Sharon Bywater

As It Was Contributor

Sharon Bywater of Ashland, Oregon grew up in Southern California. She taught English literature and writing at Syracuse University in New York, where she also wrote and edited adult literacy books and published freelance articles in local media. Later, she lived in Washington, D.C., where she worked as an international telecommunications policy advisor at the U.S. Department of Commerce. She has Master’s degrees in English and Communications Management. Her husband, Peter Krasilovsky, is a media analyst. Sharon plays the recorder and volunteers for the Southern Oregon Historical Society. She enjoys the wonderful Oregon outdoors, as well as theater, and musical concerts.

In 1897, Henry Clay Tison and his sons used axes, picks and shovels to build a road to their home on Elk Creek near Crater Lake.  During the winter months, their rustic road was impassable except on foot or horseback, so Tison had to bring a supply of staple goods to last the winter.  The family lived mainly on venison, bread and blackberry pie.

Conscientious objectors staffed one of Oregon’s first smokejumper firefighting bases during World War II in the Redwood Forest Ranger District in Cave Junction.

Ashland, Ore., once produced championship peaches, especially on the “Peachblow Paradise” orchard at Liberty and Pracht Streets, home to owner Max Pracht who came to Ashland in 1886.  His peaches sold for above market value and won a gold medal at the 1893 Chicago World’s Fair.

In 1985, a member of the Klamath Indian tribe, Edison Chiloquin, achieved his dream of gaining title to his ancestral home in Southern Oregon.

In the 1850s, most Southern Oregon men were miners seeking their fortunes in rough mining camps, while a few farmers planted crops on donation land claims.

Before he was a Civil War hero and President, Ulysses S. Grant spent a miserable assignment in 1854 at Fort Humboldt near Eureka, Calif.  Fresh from the battlefields of the Mexican War, the young Army captain often joined the remote outpost’s other bored officers in drinking whiskey and playing poker.

In 1871, authorities found the body of a man floating in shallow water near a railroad bridge in Vallejo, Calif.  He was dressed like a gentleman, with a diamond ring on his finger and money in his pockets.  He was later identified as Butler Ives, a surveyor of the Oregon Territory during its rough-and-tumble, early days.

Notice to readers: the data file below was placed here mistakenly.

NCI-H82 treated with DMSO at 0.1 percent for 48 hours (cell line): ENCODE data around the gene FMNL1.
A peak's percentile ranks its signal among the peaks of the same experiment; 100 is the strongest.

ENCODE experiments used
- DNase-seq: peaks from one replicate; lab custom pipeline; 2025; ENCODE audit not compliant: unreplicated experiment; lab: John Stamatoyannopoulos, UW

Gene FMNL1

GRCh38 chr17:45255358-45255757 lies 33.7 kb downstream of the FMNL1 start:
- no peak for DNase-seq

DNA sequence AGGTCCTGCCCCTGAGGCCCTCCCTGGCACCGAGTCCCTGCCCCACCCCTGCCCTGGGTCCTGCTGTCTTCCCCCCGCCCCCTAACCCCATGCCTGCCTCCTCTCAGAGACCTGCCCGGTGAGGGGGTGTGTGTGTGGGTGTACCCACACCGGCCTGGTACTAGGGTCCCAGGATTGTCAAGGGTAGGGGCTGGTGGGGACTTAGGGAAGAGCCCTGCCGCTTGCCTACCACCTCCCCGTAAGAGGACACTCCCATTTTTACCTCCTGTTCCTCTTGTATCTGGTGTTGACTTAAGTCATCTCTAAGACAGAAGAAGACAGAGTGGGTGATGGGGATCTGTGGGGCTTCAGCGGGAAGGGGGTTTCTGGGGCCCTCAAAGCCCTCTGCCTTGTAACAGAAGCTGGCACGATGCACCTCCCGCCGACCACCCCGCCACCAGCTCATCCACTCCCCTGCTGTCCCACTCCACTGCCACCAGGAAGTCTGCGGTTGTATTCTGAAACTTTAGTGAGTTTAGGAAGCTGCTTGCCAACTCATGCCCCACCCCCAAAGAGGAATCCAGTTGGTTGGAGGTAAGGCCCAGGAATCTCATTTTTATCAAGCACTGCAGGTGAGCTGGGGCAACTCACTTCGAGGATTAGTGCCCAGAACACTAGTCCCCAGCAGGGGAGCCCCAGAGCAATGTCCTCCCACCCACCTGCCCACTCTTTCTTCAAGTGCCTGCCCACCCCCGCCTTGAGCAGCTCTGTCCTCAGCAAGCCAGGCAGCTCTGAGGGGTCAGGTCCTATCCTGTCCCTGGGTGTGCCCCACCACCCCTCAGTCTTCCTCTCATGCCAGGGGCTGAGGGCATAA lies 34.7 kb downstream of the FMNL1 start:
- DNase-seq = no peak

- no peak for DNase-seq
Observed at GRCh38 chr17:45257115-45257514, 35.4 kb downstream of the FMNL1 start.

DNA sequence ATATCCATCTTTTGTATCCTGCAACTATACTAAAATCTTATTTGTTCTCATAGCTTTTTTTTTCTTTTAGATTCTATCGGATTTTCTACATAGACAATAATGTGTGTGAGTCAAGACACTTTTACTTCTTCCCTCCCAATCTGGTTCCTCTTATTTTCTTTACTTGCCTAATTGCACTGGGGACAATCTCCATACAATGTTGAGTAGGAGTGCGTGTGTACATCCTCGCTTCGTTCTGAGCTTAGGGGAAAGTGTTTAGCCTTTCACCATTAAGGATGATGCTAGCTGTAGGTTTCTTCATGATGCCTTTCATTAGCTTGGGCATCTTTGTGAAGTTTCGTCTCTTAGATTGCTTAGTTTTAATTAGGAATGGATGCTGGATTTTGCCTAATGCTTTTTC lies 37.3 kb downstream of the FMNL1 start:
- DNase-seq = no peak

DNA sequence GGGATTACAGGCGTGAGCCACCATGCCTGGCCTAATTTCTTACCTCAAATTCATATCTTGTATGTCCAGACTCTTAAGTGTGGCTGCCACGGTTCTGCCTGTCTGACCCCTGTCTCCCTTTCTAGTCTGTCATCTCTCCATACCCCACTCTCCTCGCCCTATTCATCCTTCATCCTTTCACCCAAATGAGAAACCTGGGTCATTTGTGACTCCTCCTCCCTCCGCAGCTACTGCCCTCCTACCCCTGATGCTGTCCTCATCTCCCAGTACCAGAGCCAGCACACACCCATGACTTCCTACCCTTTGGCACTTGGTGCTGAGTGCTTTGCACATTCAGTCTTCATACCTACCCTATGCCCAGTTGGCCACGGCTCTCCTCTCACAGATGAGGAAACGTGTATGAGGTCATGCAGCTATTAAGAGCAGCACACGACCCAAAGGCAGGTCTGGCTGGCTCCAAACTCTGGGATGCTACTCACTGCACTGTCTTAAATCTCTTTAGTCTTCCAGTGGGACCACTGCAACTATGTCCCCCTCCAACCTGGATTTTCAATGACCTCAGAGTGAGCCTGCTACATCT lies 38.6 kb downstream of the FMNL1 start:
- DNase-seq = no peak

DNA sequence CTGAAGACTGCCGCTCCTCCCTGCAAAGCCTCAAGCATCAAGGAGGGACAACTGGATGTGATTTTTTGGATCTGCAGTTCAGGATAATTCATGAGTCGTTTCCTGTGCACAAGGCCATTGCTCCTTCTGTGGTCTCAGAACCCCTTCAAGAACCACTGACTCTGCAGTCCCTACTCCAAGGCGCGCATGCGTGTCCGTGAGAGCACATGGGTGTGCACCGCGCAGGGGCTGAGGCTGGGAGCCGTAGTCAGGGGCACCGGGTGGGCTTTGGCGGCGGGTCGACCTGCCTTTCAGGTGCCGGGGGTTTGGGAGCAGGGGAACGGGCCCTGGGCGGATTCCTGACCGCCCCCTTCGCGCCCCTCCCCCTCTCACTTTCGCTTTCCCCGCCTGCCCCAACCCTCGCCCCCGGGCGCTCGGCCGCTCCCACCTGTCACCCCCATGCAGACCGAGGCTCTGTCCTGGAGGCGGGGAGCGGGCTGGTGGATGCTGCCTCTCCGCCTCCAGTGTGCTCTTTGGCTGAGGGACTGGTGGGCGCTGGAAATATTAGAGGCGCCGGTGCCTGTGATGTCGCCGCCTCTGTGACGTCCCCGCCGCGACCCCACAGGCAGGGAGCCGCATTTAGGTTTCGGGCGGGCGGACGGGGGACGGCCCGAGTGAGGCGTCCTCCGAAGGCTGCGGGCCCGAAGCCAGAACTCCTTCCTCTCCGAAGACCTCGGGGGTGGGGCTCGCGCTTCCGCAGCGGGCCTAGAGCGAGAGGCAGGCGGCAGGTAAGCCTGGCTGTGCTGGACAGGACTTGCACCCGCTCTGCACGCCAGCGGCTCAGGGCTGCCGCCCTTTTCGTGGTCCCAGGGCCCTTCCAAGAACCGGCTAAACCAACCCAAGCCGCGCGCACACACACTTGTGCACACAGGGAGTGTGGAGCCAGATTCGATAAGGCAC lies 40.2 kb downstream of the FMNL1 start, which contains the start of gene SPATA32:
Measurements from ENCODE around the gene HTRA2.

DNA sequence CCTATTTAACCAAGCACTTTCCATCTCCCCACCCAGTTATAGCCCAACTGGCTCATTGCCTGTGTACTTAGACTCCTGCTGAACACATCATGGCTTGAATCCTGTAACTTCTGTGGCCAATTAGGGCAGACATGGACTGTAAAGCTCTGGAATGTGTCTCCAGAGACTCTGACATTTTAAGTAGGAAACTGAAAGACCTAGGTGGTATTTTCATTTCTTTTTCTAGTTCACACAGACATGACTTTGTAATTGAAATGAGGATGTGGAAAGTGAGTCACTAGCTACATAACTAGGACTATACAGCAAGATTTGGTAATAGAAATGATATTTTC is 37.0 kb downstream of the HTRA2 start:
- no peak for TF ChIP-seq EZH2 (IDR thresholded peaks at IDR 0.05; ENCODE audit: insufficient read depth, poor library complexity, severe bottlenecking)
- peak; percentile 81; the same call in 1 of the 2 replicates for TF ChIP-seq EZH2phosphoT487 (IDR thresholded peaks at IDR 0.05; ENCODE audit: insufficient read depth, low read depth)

Hailstorms frequently threatened Southern Oregon orchards in the early 1900s, damaging fruit every year but one between 1910 and 1948.  By 1951, farmers decided to do something about it.

Many of the beautiful hills and rivers in Oregon have devilish names, among them “Hellgate Canyon” on the Rogue River and the “Devil’s Backbone” at Crater Lake.  The idea proved upsetting to one early Oregon minister, the Right Rev. William H. Gross, Archbishop of Oregon from 1885-1898.

During early pioneer days, nearly every small town in Oregon had its own grist mill to grind flour for local farmers. In those days, flour was an important staple, and buying local was the only choice shoppers had.

The original jail of Port Orford, Ore., still stands, though quite the worse for wear.  Built in 1936 during the height of the timber industry, it was condemned in 1965.  Since then, its window grills have rusted, turning its white walls a rusty brown on either side of its weather-beaten front door.

When major U.S. cities were connected to telephone service in the late 1800s, small towns like those in Southern Oregon were left on the sidelines.  Most of them did not have power plants or sewer lines, let alone the money to build a phone network and pay royalties to Alexander Graham Bell.

Poltergeists are said to be mischievous ghosts with a variety of tricks, ranging from making loud noises, moving furniture, and knocking on doors to pinching, biting, hitting and tripping people.

The approach of Halloween is often accompanied by stories of ghosts and otherworldly spirits.

When major U.S. cities were connected to telephone service in the late 1800s, small towns in Southern Oregon were left on the sidelines.  They didn’t have electric power plants or sewer lines, and couldn’t afford to build phone networks and pay royalties to Alexander Graham Bell.

In 1879, famed science-fiction writer Jules Verne wrote a book about a utopian city called Ville-France, run by a French doctor, and a German city run by an evil scientist.  The book was called “The Begum’s Fortune,” after an East Indian widow who bequeathed her riches to the two men.

Since 1953, the town of Rogue River, Ore., has held a rooster crowing contest every June.  Shade Combs got the idea from an article he read about rooster competitions among Welsh miners.

In March 1965, the owner of Novelcraft Plastics in Gold Hill, Ore., Lew Trickey, ordered 3,500 pounds of coconuts from San Francisco said to be “fresh from the tropics.”  Trickey wanted the coconut husks for his craft business.

Does natural mineral water cure rheumatism?  Early southern Oregonians believed it did.  At one point, the Ashland area had five spring-water spas, one of them on Ashland pioneer Abel Helman’s property near today’s Lithia Park.

A year before the United States entered World War I, cars were already making an impact on the country.  It was 1916 and the three-day Fourth of July celebration in Ashland drew 60,000 visitors.

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